Governor Bill Walker flew to Washington, D.C., to accompany President Obama aboard Air Force One on the president’s seven-hour flight to Anchorage. “I’m honored to be governor of Alaska at the time a sitting president comes to Alaska,” he told the Alaska Dispatch News. “You bet.”
Walker made the most of his opportunity. By his estimate, he spent 90 minutes talking one-on-one with Obama. They agreed on many things. Walker had expanded Medicaid, bolstering Obamacare. He wants to raise taxes and increase the state’s control of energy production and transmission—ideas the president was bound to find congenial. Walker also talked up Alaska issues. After his time with the president last week, Walker posted pictures of them together on his Facebook page.
Given Walker’s enthusiastic embrace of Obama, you may be surprised to know he isn’t a Democrat. Until a year ago, he was “a traditional Alaskan Republican.” He identified himself as a pro-life social conservative. Walker is an independent now, and if he weren’t he wouldn’t be governor.
Walker, 64, was elected in 2014 as part of a “unity ticket” created with two months to go in the campaign. His running mate for lieutenant governor was Democrat Byron Mallott. As his part of the “unity” deal, Walker canceled his lifelong registration as a Republican. He ran as an independent backed by the Democratic party and organized labor. There was no Democratic candidate. Walker won by 6,000 votes, ousting Republican governor Sean Parnell, who had won with 59 percent of the vote in 2010.
Walker’s victory was unusual for another reason: Sarah Palin endorsed him. She hosted an event for him at her home in Wasilla—after he’d jilted the Republican party, her party. Parnell had been her lieutenant governor, but they disagreed on oil taxes. Elected governor in 2006, she raised them. He cut them. How much her endorsement helped Walker is anybody’s guess.
The fate of Walker as an independent governor doesn’t require guesswork. He came to office with no political machine. “He’s a man without a country,” says Suzanne Downing, the Alaska GOP’s communications director. “There isn’t a constituency out there for him.”
Republicans control the legislature, but he’s disowned them. There’s no independent or Walker caucus. That leaves Democrats and unions, the Alaskan left. They’ve filled the vacuum. Walker is forced to govern, in effect, as a Democrat. He’s their guy.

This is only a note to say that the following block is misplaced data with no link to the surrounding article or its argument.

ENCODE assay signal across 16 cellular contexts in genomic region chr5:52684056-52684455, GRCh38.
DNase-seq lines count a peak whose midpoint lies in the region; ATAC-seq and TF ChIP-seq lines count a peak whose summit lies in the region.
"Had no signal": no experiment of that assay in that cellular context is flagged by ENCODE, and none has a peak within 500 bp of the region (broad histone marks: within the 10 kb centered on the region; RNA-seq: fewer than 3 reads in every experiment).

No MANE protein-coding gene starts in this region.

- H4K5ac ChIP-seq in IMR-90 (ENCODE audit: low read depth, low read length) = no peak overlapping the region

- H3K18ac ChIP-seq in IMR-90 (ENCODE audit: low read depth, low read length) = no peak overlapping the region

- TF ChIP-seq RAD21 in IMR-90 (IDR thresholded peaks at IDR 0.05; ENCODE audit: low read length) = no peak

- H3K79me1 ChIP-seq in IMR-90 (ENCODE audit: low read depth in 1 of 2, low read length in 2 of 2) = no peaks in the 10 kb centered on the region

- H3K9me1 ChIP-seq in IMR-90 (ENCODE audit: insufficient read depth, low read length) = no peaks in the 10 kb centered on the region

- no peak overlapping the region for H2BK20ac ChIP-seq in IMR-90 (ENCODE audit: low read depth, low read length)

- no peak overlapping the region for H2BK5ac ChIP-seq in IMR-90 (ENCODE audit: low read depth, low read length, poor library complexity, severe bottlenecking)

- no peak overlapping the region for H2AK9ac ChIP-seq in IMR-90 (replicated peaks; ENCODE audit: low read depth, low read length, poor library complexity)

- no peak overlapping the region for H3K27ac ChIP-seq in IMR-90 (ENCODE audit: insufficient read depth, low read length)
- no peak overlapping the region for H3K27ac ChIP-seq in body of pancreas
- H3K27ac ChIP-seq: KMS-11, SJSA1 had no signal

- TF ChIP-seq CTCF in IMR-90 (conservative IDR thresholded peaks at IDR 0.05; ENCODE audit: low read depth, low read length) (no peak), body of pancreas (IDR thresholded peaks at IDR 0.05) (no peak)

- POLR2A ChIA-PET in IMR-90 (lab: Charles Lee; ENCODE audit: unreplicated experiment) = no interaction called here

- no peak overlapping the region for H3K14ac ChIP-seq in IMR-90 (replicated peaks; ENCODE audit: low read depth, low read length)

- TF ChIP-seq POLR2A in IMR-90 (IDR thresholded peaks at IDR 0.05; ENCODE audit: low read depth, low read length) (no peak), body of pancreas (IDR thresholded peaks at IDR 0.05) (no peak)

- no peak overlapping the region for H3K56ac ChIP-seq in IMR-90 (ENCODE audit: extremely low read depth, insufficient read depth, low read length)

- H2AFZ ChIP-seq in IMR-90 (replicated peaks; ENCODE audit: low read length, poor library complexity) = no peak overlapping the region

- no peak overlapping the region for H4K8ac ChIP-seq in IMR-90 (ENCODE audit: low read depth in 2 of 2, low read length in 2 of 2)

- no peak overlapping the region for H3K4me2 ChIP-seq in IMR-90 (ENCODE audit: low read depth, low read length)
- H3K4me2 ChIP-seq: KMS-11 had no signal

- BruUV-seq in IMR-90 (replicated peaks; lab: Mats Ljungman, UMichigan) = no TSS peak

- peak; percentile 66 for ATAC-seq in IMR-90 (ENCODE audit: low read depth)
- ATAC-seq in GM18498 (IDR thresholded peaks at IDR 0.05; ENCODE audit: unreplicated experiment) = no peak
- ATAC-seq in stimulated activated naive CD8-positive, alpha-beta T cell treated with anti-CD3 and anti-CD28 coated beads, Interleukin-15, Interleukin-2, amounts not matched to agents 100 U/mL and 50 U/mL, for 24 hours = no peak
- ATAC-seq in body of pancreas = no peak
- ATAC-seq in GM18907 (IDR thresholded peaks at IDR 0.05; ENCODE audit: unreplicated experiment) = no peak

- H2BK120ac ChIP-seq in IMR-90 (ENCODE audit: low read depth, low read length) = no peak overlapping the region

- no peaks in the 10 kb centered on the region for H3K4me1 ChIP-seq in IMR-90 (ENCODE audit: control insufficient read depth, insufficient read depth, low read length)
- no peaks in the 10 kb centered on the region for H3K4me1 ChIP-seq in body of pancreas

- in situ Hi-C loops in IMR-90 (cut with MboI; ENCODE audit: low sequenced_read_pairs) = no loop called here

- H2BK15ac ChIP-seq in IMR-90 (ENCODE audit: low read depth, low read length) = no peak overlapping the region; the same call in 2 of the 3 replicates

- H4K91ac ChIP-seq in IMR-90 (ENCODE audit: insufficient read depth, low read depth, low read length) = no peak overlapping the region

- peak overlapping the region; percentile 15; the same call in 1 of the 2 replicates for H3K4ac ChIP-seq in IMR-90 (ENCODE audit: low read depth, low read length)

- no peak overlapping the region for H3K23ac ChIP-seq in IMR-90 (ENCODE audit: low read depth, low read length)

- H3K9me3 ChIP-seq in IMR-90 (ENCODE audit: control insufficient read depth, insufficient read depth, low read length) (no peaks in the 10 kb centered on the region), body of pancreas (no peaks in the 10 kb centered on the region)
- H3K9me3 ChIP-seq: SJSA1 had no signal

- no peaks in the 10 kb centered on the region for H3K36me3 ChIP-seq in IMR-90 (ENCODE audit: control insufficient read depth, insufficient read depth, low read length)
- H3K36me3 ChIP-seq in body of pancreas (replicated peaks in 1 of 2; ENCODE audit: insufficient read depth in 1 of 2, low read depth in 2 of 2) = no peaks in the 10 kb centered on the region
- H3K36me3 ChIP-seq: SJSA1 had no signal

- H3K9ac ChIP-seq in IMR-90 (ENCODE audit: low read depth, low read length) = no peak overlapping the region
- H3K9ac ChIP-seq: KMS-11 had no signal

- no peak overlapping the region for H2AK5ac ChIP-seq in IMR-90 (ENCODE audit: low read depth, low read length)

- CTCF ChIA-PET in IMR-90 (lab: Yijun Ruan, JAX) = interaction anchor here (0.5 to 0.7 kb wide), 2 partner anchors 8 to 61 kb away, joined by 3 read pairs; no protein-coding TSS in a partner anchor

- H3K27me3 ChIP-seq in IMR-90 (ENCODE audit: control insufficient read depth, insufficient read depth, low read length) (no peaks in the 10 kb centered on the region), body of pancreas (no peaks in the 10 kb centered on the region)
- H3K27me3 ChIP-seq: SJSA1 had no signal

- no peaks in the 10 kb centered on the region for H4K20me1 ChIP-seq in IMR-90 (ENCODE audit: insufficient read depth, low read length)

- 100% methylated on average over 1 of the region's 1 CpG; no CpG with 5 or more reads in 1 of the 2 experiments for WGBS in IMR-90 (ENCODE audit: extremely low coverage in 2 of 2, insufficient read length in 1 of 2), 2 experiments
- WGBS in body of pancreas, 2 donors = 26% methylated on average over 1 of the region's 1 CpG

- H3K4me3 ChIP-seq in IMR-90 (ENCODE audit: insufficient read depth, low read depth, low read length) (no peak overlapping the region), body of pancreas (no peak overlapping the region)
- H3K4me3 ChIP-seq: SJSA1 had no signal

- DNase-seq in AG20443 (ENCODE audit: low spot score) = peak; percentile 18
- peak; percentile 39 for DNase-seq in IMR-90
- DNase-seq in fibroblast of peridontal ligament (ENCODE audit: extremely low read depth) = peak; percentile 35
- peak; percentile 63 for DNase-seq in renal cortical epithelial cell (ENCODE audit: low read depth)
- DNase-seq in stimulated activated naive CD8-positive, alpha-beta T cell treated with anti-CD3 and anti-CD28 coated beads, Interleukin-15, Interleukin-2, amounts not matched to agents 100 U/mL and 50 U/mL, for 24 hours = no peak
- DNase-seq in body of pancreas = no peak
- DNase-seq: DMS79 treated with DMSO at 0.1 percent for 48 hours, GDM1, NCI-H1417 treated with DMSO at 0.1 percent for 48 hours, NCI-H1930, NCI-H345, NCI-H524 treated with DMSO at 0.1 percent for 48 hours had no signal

For the moment, he appears comfortable in that role. On major issues, his positions match those of Democrats. As a candidate, he supported the Medicaid expansion. He criticized Parnell for reducing the tax bite on oil companies. He insists the state should own 51 percent of the proposed $65 billion natural gas pipeline. Alaskans refer to the pipeline as the biggest construction project ever in the United States.
Alaska, however, has hit a bump in the road. For decades, roughly 90 percent of the state’s tax revenues have come from the oil industry. When the price of oil was $110 a barrel, the state was flush. But when it fell to less than $50 a barrel last year, Alaska faced a fiscal crisis. The state has a $3.5 billion deficit.
Walker vowed to cut the operating budget by 16 percent, but managed only 2.8 percent. He cut hundreds of state jobs, many of which were unfilled. He asked for a one-year delay in the cost-of-living increase in salaries of state employees. But Democrats and public sector unions wouldn’t hear of it. Walker had to back down.
The assessment of his tenure by Republicans is withering. “Walker won the election, then empowered Democrats to run the transition process, firing nearly every Republican working in exempt positions, replacing them with liberal Democrats,” says Frank McQueary, the vice chair of the state GOP.
“In his first six months, he refused to work with the Republican-controlled legislature and has drifted far from his previous conservative positions,” McQueary says. “But he is enthralled with the title and the trappings of governor, happy to allow the Democrats to run the show.”
Another Republican says Walker “has started to turn Alaska into a new Venezuela.” When the Alaska Industrial Development and Export Authority acquired the Fairbanks Natural Gas Company, Republicans said Walker was behind it. Walker’s office denies this, noting that AIDEA is an independent agency.
Meanwhile, the Walker administration blocked a private firm from buying the Point MacKenzie liquid natural gas plant.
Walker, according to a well-connected Republican, “wants the state to own it. He is trying to own and control the means of production in Alaska.”